Someone very dear to one of my children was kidnapped last week. He was on his way to visit her, but decided to stop by the busy Citimall on Commonwealth Avenue to buy something.  Not finding what he was looking for, he did not stay more than 10 minutes.  In full view of early evening commuters and jeepney drivers, 4 young men pushed him into his own car and poked their guns at him.

There was a scuffle inside the car, and it took a while before the kidnappers could take their random victim.  No one came to rescue Mark, a UP student.  No one reported seeing anything unusual to the police that night.  Truly, there is reason to worry when scenes of abduction like this are normalized in the public perception.

It was about 7:30 in the evening.  The well-lit shopping center, a favorite hang-out of students, lies just outside University Avenue, and is still part of the Diliman campus.  The place serves as a major transportation terminal.  There were many witnesses, but they were probably too scared to do anything.

Fear is the criminal’s greatest weapon.  It is what paralyzes the public. It is also what deters the families of victims from seeking police assistance.  It is what kidnap gangs exploit in order to isolate their victim’s family from their friends and from the rest of the community.

Thus isolated, intimidated, and disoriented, the parents and relatives of most kidnap victims find themselves being led helplessly from one stage to the next of the kidnap process.   Gripped by only one thought in mind – to secure the release of their loved one at the soonest possible time – the family behaves precisely according to the agenda defined by the kidnappers.  The police is shut out, rendered irrelevant in a transaction that is kept totally private.

Distrust in the police is often so complete that the families of kidnap victims cannot decide who is more dangerous and predatory: the kidnappers or the police.  Their instinct is to limit their victimization to only one.   They would rather deal with the kidnappers holding the victim than with the police offering to rescue him.

At the beginning, Mark’s family did not want to tell anyone for fear that their phones were tapped or their house was being watched.  But their distress was so great they had to share it.  Close relatives and friends persuaded them to listen to the police at least  for advice on what to do, even if they might not exactly want them to look for their missing son.

Rare is the family that has had any experience in dealing with kidnappers.  The typical family would not know what to say to criminals who call in the night to announce they are holding your child, will release him unharmed if the ransom is paid, but will kill him if necessary.  How would you negotiate?  Would you immediately make a counter-offer based on your actual capacity to pay?

Whether we like it or not, only the police have had any practice in understanding the minds of criminals.  They have a working profile of every syndicate that is known to be operating in their area.  They can tell the family if they are up against professionals or amateurs.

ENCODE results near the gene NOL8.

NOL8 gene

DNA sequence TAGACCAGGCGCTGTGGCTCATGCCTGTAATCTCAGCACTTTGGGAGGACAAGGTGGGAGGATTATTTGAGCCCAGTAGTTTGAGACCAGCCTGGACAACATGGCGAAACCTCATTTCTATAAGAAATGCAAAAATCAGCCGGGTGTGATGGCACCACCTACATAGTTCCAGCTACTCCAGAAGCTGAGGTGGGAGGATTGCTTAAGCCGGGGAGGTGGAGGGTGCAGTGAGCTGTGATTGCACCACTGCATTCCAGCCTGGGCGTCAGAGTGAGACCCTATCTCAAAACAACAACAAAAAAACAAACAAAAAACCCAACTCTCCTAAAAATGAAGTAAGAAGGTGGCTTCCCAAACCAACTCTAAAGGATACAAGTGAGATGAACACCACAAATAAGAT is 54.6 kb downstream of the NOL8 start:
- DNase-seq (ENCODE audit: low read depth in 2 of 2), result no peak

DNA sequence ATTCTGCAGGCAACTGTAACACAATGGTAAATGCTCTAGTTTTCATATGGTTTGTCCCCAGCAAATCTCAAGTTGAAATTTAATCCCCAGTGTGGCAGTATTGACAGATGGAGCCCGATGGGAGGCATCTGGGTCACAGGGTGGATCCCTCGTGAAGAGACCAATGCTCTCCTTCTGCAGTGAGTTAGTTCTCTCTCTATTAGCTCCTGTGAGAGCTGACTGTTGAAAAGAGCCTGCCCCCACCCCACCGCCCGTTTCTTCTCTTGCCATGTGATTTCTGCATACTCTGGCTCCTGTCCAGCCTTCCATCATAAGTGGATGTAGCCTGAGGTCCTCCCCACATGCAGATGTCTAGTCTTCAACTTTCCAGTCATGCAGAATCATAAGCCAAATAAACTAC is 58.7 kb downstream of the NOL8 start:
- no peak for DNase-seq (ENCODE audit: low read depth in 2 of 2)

They can give advise on what to expect and how to behave at every phase of the kidnap process so that the life of the victim is not endangered, and the family is spared the agony of not knowing what is happening during the period of interminable waiting.  Expert advice given at the right time may also prevent the family from volunteering a ruinous ransom.

There is ,too, that possibility that, even after the ransom is paid,  the victim may not be released or, worse,  may be killed.  If the police had not been previously informed about the case, they would be placed at a tremendous disadvantage.

Of course, there is a price to pay whenever the police are brought in.

As enforcers of the law, their duty is to go after criminals.  Even if they are sworn to always ensure the safety of the hostage victim, there will be police officers who will take risks that endanger the life of the hostage.  The memory of the Charlene Mae Siy tragedy in 1993 is still fresh in the minds of many.

Once a kidnap case is reported to them, the police will insist that they be allowed to monitor the negotiations and the scene of the actual pay-off.  How they can do this without being spotted by the kidnappers, or without scaring them away, is something that will trouble the relatives of the victim.  No guarantees are offered.

But having seen for myself what a family goes through in kidnap cases, I would not hesitate to say that, on balance, it is still better to seek police advice and assistance than to deal with the kidnappers alone.  It is the uncertainty, while waiting, that is most unbearable.  It took 4 hours before Mark’s captors would come to pick up the money. The family needed to be assured that this was still within normal.

When at last the pay-off was made, the police, who had been on alert, could still not go after the kidnappers until he was safe.  Cars were sent out to look for him.  Again, during this agonizing watch, after the pay-off, it was necessary to have someone tell the family what to expect.

Mark finally showed up at his parents’ house a little after 4 in the morning in a taxi, less than an hour after the money was taken and 33 hours after his abduction.  His freedom was secured for P52,000 – quite a discount from the original P5 million that the kidnappers had demanded.  But the pain and the trauma that he, his family and friends went through can never be quantified.

The kidnappers are still loose, possibly waiting for their next victim. The authorities will catch up with them and others like them in time — but only with the support of a vigilant and cooperative public.


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